• Jonathan

    What mental torture and anguish it must be for a jihadi who fails to complete his mission by martyrdom.

  • Jonathan

    What mental torture and anguish it must be for a jihadi who fails to complete his mission by martyrdom.

  • http://www.brandywinebooks.net Lars Walker

    My favorite radio talk show host is Dennis Prager, a man I almost venerate, though I often disagree with him (“We prefer clarity to agreement” is his motto). He is Jewish, and often touches on what I understand to be the basic difference between Jewish and Christian morality–he tells his listeners he doesn’t care what people think or feel, only how they act.

    There’s a certain utilitarian virtue to that view, in terms of civil life and lawmaking, which grants the individual a space for freedom of thought. But in terms of promoting real virtue, it is deeply flawed.

    In fact, of course, it all comes down to Christ in the end. No true virtue, in the theological sense, is possible without God’s grace imputed through Christ.

  • http://www.brandywinebooks.net Lars Walker

    My favorite radio talk show host is Dennis Prager, a man I almost venerate, though I often disagree with him (“We prefer clarity to agreement” is his motto). He is Jewish, and often touches on what I understand to be the basic difference between Jewish and Christian morality–he tells his listeners he doesn’t care what people think or feel, only how they act.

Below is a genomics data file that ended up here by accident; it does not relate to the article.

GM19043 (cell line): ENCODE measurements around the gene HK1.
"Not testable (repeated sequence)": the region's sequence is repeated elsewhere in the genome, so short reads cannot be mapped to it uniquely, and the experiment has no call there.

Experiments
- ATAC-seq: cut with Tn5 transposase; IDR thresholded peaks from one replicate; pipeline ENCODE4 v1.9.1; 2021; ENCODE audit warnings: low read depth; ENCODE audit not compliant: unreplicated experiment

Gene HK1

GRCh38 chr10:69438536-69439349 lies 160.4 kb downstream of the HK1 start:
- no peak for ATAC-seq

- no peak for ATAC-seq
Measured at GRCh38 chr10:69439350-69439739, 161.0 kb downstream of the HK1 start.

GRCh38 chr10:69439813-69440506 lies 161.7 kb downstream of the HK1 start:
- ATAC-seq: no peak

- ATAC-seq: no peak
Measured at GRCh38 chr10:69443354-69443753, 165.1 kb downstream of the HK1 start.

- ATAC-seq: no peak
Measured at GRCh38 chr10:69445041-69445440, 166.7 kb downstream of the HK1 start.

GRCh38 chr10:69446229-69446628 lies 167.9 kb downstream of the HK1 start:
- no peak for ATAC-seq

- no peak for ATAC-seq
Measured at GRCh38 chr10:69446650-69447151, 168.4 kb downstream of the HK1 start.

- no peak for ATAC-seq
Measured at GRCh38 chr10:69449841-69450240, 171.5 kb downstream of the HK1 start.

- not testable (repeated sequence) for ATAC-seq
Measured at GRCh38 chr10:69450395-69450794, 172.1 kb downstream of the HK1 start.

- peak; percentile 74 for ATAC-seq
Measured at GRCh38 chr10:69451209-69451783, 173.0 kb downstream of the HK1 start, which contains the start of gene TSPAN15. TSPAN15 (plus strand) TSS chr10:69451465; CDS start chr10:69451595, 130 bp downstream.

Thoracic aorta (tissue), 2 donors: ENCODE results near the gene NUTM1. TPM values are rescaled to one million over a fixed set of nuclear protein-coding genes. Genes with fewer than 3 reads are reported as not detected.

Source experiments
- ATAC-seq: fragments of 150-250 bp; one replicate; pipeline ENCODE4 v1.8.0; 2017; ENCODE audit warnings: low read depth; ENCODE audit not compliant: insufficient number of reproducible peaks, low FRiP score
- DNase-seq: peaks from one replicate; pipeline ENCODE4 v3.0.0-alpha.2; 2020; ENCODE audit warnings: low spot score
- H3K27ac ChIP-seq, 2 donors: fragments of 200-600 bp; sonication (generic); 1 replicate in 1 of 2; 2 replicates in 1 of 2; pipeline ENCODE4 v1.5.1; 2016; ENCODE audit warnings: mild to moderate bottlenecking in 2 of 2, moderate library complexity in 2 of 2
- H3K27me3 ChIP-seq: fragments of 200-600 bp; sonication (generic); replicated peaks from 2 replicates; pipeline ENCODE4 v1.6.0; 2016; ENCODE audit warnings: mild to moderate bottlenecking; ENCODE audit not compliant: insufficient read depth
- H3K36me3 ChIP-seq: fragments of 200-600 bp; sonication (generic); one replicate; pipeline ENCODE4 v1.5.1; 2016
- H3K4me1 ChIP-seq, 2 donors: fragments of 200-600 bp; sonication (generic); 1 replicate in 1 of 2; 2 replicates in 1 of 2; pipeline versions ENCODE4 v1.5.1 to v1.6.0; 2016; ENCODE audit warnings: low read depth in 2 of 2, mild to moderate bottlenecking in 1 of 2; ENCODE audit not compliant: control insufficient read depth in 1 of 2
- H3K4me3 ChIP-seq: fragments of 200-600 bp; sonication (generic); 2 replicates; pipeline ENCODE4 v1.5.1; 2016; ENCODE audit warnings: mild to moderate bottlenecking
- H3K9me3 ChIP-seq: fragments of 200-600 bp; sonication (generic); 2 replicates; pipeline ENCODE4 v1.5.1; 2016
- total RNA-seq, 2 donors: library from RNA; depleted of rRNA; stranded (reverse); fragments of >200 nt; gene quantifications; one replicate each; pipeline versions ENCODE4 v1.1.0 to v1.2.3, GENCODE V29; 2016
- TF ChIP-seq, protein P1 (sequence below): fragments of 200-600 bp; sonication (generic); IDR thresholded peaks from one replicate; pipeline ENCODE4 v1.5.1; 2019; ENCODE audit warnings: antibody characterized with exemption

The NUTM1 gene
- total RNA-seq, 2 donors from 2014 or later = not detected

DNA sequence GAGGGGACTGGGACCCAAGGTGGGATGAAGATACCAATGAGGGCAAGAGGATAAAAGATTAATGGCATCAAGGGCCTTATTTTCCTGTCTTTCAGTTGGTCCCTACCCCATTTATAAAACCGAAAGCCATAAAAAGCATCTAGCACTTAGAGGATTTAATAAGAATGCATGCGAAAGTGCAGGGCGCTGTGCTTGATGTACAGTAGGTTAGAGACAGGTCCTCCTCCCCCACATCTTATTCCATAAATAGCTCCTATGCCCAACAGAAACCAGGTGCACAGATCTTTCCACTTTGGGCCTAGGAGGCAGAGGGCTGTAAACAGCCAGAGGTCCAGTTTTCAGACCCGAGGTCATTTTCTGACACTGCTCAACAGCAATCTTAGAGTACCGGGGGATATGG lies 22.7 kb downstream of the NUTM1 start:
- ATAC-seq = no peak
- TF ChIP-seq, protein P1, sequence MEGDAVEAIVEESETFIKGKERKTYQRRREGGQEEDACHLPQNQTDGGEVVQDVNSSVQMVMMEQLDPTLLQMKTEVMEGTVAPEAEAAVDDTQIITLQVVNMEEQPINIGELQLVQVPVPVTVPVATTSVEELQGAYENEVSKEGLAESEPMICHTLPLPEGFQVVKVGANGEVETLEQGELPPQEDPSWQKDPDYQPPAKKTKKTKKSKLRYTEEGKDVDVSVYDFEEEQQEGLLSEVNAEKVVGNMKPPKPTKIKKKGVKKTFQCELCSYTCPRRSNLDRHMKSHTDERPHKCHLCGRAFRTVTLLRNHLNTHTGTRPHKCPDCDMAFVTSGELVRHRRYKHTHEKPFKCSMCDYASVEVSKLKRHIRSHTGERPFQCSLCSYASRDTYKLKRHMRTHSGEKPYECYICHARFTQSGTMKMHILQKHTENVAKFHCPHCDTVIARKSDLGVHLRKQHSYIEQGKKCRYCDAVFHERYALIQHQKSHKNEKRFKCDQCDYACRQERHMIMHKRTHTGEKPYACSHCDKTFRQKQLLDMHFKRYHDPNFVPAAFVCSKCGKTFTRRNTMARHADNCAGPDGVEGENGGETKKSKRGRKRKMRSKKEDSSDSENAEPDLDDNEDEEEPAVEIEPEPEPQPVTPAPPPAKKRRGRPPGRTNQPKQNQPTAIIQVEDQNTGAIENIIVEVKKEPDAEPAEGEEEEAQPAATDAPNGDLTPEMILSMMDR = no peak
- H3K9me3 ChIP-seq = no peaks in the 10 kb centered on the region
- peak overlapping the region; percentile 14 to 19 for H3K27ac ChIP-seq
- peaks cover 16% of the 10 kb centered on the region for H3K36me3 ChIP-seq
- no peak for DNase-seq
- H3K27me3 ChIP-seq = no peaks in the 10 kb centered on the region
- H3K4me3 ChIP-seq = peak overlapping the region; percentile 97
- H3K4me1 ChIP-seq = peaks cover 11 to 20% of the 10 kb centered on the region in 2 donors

There’s a certain utilitarian virtue to that view, in terms of civil life and lawmaking, which grants the individual a space for freedom of thought. But in terms of promoting real virtue, it is deeply flawed.

    In fact, of course, it all comes down to Christ in the end. No true virtue, in the theological sense, is possible without God’s grace imputed through Christ.

  • Jerry

    Immediately thought of Ray Stevens, The Dooright Family (you can find it on YouTube). Daddy Dooright preaches on the evils of discoteque, where upon Virgil heads for the door, “I’m going to one of those discoteques.”

    You can’t be tempted by something you’ve never heard of.

  • Jerry

    Immediately thought of Ray Stevens, The Dooright Family (you can find it on YouTube). Daddy Dooright preaches on the evils of discoteque, where upon Virgil heads for the door, “I’m going to one of those discoteques.”

    You can’t be tempted by something you’ve never heard of.

  • Karyn

    I have, however, noted this same dichotomy of legalism vs. morality, laws vs. ethics, in some Christians.

    Interesting; me too.

    As long as it’s not contrary to civil law, most Americans refuse to consider that any serious harm is done by sexual activity, premarital sex and cohabitation being the most prominent examples that are rampant even within “Christianity”. Like the Muslims to whom Mr. Ibrahim referred, my experience is too many American Christians have a similar attitude that a paradise that forgives the would-be martyr’s every sin means since they know they have forgiveness and they know they have paradise in heaven, then any harm they cause others by sexual sins is inconsequential.

    . . . callous to human suffering, why they are desensitized to notions of human dignity and the cries of their raped victims, and, yes, why they cheerily forfeit their lives in exchange for a fleshy paradise.